Common careers include:
Operators are the largest job family within the
upstream petroleum industry. Operator jobs typically involve the
specialized operation of control systems and equipment related to
plant and facilities, heavy equipment, rigs, wells and
Other common work functions for this job family usually include
assembly and disassembly of equipment, operating, monitoring,
assessing readings, troubleshooting and reacting to variable
If you have the following skills, interests and abilities, a
career as an operator might be for you:
- A willingness to work in remote
locations, and/or to be relocated.
- Comfortable with shift
- Like practical, hands-on problem
- Like to work with physical materials
such as tools and machinery.
- Able to follow set procedures,
routines and standards.
- Able to work with data and
- Prefer doing a variety of tasks,
working alone or being busy all the time.
To work in this area, individuals usually require a high school
diploma, combined with on-the-job training and selected technical
course work. A post-secondary education in engineering technology
(e.g., power, chemical, petroleum or mechanical) can help a person
advance in their career. A strong mechanical aptitude, combined
with an interest in working with things that are tangible versus
theoretical, is crucial for many operator roles.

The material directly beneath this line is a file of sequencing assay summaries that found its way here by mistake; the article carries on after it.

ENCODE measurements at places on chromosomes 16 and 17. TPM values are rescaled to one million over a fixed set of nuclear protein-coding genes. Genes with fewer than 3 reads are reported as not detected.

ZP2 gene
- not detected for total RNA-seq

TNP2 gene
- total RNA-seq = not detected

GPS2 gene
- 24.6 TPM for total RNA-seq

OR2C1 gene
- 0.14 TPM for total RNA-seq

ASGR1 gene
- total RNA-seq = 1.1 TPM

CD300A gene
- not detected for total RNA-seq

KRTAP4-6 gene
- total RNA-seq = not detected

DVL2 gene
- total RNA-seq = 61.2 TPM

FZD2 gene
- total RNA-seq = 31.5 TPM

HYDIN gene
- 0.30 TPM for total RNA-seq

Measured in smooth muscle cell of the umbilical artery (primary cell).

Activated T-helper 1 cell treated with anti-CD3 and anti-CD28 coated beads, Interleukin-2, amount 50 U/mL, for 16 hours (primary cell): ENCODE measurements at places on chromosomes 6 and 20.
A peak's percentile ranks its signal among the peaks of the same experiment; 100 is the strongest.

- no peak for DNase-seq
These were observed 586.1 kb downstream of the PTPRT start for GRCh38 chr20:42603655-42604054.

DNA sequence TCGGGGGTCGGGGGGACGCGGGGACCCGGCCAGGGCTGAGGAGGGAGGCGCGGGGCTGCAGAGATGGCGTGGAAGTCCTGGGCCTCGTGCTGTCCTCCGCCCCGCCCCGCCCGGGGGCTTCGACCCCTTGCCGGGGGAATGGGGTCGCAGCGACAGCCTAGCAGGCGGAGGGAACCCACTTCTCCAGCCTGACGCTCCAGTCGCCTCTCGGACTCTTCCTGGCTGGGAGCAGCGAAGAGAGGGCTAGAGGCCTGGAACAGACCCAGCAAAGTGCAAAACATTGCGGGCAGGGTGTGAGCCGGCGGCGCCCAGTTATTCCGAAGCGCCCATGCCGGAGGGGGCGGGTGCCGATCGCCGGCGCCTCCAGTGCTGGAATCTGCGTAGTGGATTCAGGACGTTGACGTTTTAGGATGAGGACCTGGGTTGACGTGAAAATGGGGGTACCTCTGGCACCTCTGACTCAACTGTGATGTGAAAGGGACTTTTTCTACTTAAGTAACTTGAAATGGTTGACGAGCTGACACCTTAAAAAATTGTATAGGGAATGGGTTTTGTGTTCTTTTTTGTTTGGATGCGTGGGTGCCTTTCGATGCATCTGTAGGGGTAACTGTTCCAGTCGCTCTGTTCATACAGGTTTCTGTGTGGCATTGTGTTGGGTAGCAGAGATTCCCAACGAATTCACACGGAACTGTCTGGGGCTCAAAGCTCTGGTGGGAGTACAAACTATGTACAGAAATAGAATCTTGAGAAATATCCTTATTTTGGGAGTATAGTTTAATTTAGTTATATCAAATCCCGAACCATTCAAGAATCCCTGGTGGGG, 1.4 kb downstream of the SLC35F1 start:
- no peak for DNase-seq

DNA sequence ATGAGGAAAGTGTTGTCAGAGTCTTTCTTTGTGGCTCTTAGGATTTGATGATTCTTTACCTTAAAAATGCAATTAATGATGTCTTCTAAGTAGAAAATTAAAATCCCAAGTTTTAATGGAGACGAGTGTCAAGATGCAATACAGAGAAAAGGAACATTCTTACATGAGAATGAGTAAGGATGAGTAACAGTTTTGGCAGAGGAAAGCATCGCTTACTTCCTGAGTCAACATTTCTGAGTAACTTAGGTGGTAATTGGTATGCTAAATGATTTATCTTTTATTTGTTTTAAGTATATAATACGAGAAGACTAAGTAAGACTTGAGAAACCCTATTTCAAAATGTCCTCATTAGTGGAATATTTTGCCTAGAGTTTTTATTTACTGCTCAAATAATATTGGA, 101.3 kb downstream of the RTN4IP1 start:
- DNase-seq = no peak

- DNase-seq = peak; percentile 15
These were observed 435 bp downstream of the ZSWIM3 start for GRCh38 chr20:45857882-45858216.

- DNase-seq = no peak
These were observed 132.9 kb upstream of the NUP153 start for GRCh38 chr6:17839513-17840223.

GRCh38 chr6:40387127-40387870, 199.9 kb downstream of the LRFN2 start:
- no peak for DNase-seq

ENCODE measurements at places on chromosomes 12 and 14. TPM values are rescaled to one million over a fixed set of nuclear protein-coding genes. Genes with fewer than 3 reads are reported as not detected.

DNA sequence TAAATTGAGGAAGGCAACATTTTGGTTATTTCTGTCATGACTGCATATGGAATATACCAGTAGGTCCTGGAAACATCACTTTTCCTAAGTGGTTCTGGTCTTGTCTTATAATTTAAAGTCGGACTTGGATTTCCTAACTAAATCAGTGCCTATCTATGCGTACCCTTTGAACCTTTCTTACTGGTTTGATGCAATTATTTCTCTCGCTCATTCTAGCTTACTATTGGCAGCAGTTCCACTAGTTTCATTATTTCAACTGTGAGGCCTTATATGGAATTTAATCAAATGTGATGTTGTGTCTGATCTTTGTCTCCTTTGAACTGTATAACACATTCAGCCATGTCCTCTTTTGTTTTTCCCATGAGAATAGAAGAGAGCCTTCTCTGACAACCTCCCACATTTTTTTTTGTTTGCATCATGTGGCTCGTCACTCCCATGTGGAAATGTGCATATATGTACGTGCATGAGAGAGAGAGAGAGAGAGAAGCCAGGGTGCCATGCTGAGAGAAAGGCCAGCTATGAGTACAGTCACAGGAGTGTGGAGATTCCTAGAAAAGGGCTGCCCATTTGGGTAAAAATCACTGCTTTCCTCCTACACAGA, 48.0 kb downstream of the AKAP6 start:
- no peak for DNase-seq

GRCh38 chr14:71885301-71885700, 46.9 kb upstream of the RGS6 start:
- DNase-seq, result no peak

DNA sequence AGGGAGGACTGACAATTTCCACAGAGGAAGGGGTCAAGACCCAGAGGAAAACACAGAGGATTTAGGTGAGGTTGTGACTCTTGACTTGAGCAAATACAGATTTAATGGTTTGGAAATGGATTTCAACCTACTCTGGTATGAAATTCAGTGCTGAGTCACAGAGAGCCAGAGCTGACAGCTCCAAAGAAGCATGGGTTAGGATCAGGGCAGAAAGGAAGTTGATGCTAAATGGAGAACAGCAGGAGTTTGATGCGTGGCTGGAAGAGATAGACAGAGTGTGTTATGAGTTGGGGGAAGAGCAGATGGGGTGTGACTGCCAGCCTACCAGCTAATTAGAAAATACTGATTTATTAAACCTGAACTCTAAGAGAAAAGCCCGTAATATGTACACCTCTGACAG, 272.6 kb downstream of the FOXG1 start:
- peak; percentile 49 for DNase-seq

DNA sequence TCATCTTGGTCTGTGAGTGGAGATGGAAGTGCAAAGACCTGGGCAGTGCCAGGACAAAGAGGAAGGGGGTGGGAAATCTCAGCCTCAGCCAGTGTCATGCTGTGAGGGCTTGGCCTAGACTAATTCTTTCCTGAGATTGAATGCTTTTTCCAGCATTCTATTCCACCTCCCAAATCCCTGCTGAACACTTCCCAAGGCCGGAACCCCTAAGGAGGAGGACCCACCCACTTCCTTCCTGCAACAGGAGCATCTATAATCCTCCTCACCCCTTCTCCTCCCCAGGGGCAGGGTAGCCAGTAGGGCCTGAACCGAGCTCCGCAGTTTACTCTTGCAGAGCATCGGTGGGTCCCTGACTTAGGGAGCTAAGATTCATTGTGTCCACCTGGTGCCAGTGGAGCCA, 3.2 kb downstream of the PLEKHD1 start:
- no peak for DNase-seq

Some companies offer opportunities for summer help, or helpers
and labourers to advance into operator positions based on their job
experience, demonstrated performance, interest and potential.
Advancement opportunities are possible within a particular career
by being moved or promoted through several steps, each with
progressively more responsibility and increased pay. With
experience and extensive formal on-the-job company training,
individuals may move laterally within their company or vertically
to a supervisory or managerial position.
Control centre operators are primarily office-based occupations.
Most other positions in this career option require shift or
rotational work (two weeks on and one week off-site) and are
usually outdoors at production sites, in sometimes remote
locations. Opportunities for paid overtime can be very
Safety-sensitive positions have stringent requirements related
to being drug and alcohol free.
Quick tips & additional resources
- Review oil and gas company websites
to learn how oil and gas is produced. Start with the Petroleum Services
Association of Canada.
- Contact companies of interest and
request a tour of their production process facilities.
- Check out the Canadian Association of
Geophysical Contractors website for brochures, videos and
photos describing this work. The site also includes member
companies that you can research as potential employers.
- Look for summer jobs with seismic
companies and get some experience as a surveyor's or driller's
- Sign up to participate in Seismic in Motion, an
annual event held in October, that involves a field trip with
experts in the industry.
- Check out the Canadian Association of Oilwell Drilling
Contractors. It provides a list of drilling and well services
contractors and other useful websites.